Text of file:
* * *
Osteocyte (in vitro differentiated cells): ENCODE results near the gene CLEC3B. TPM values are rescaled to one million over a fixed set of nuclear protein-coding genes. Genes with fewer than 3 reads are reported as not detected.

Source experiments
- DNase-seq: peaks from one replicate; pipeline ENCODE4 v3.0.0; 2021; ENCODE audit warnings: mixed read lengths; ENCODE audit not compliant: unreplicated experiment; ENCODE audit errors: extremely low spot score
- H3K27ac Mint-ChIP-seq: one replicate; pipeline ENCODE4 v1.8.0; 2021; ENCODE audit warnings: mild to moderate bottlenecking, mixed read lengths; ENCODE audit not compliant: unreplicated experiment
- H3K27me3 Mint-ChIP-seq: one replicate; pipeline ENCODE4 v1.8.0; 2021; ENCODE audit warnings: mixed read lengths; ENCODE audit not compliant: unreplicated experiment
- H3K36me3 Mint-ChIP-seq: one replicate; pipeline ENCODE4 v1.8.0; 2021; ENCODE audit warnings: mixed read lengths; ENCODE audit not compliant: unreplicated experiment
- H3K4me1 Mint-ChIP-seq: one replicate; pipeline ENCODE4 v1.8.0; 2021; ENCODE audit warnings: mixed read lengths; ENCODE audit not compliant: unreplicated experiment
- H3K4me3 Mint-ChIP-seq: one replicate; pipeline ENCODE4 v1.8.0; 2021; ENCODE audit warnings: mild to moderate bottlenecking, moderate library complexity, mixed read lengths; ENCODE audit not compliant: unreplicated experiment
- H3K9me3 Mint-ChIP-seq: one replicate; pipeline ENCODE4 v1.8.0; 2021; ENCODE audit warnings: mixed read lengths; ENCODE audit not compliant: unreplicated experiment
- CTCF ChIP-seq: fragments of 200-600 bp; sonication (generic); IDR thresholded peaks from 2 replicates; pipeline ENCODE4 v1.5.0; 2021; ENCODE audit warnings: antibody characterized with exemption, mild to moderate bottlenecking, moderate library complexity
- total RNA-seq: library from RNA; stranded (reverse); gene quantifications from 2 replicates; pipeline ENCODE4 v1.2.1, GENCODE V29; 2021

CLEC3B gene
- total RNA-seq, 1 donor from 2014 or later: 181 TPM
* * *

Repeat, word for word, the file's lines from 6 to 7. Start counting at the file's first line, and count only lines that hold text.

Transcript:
- H3K36me3 Mint-ChIP-seq: one replicate; pipeline ENCODE4 v1.8.0; 2021; ENCODE audit warnings: mixed read lengths; ENCODE audit not compliant: unreplicated experiment
- H3K4me1 Mint-ChIP-seq: one replicate; pipeline ENCODE4 v1.8.0; 2021; ENCODE audit warnings: mixed read lengths; ENCODE audit not compliant: unreplicated experiment